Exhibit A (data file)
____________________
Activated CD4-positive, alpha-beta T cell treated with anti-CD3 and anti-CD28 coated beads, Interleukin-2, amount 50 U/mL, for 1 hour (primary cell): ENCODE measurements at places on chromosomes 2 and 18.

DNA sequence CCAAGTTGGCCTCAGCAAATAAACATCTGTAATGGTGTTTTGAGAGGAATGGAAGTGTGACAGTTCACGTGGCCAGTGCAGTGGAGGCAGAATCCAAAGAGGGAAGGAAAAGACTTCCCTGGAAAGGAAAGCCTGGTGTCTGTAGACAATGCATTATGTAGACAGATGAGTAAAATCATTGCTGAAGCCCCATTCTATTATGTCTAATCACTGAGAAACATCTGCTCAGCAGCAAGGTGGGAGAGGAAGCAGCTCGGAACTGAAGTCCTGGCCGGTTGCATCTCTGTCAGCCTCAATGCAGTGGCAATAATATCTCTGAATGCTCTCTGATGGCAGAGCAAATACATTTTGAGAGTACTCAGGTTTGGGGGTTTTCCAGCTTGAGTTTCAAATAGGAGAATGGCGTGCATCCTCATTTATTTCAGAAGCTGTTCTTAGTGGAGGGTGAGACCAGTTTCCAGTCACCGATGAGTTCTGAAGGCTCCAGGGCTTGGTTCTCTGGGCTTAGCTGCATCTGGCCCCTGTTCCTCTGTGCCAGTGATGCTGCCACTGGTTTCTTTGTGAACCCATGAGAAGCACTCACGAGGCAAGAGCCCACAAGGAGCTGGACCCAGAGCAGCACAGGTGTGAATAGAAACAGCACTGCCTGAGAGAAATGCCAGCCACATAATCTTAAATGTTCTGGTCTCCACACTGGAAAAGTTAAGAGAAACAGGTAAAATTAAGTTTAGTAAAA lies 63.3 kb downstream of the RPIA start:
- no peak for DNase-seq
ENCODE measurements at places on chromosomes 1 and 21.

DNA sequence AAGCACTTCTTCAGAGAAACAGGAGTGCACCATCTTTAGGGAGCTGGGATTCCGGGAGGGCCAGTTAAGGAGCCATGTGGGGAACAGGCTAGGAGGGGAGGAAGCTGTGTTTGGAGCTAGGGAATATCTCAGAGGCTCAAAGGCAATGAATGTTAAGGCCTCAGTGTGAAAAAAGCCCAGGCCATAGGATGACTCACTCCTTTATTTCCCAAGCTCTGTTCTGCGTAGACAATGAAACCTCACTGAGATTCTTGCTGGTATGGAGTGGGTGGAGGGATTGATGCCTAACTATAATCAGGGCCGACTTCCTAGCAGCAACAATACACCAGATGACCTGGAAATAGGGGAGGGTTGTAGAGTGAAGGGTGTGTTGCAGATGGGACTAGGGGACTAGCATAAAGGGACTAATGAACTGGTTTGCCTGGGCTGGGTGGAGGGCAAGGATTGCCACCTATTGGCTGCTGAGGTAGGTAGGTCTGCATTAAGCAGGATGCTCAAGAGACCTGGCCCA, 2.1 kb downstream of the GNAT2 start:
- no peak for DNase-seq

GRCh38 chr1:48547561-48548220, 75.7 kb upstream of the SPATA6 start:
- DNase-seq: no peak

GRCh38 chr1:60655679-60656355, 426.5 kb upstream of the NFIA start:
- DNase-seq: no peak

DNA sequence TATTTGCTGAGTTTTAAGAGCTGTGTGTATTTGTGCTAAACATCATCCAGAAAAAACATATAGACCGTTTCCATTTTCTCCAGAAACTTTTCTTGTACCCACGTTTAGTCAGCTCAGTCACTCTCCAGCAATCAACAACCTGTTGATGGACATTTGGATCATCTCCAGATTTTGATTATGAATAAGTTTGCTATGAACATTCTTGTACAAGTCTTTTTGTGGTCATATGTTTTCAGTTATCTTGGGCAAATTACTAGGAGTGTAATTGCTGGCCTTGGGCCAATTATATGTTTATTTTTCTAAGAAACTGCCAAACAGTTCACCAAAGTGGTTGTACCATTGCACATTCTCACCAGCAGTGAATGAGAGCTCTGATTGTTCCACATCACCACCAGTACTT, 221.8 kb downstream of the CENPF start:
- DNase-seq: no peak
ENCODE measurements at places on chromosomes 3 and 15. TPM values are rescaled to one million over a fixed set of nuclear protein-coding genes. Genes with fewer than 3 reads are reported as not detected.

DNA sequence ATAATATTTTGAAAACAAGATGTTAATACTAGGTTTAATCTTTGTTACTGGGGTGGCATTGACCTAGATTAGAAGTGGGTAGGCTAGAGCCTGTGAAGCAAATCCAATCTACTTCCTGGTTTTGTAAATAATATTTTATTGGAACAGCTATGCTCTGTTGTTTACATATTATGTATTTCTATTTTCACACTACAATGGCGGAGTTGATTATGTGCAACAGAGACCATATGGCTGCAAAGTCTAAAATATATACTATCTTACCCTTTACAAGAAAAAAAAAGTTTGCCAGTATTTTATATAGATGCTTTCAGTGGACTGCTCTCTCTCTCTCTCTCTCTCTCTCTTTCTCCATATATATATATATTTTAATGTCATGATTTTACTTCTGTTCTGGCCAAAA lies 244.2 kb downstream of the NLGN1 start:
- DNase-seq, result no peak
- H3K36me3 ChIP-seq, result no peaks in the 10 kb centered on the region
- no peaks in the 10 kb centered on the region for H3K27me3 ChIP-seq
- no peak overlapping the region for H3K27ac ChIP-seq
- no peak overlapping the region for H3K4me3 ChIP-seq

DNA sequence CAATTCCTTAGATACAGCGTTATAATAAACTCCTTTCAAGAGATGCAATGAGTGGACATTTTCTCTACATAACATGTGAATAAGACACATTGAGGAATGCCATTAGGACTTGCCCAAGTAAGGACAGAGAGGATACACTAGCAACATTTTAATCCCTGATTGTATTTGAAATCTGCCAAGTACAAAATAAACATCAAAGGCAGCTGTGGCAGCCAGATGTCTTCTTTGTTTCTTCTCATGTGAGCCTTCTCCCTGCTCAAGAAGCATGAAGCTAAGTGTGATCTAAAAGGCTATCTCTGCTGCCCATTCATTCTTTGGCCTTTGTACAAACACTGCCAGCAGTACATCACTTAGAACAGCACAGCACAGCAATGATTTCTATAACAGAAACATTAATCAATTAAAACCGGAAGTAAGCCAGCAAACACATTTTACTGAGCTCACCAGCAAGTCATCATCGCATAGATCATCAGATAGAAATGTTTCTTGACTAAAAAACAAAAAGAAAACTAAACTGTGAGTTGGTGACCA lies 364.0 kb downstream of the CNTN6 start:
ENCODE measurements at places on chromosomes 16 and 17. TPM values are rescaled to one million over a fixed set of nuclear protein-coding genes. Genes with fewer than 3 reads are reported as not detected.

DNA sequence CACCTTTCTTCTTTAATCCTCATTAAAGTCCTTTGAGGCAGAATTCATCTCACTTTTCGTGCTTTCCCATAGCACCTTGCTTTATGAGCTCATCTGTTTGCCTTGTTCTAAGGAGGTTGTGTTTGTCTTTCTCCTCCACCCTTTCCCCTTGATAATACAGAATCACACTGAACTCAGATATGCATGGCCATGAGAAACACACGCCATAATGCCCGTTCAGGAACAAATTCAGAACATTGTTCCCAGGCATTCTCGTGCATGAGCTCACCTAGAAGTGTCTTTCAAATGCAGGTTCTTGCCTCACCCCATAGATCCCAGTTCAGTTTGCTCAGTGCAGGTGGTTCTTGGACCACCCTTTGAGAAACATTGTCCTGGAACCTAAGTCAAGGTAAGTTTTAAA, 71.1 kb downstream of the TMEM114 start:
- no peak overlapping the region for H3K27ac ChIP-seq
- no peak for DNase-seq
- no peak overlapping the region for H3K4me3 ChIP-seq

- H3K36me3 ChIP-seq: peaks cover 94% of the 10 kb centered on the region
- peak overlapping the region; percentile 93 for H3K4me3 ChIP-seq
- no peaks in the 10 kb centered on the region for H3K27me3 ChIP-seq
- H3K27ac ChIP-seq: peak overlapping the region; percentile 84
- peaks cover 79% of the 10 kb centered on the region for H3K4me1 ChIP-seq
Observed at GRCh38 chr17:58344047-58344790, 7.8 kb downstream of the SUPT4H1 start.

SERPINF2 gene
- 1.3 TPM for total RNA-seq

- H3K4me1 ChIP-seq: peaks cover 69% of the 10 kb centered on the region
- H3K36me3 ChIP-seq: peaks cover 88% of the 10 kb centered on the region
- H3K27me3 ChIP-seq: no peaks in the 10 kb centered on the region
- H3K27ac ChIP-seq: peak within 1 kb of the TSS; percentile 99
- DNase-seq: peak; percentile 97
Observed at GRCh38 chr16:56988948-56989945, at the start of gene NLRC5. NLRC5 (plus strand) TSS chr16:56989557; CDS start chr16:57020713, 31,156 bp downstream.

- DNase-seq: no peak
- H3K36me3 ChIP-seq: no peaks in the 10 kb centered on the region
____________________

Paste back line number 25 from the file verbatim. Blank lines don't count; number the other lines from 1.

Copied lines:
- no peak overlapping the region for H3K4me3 ChIP-seq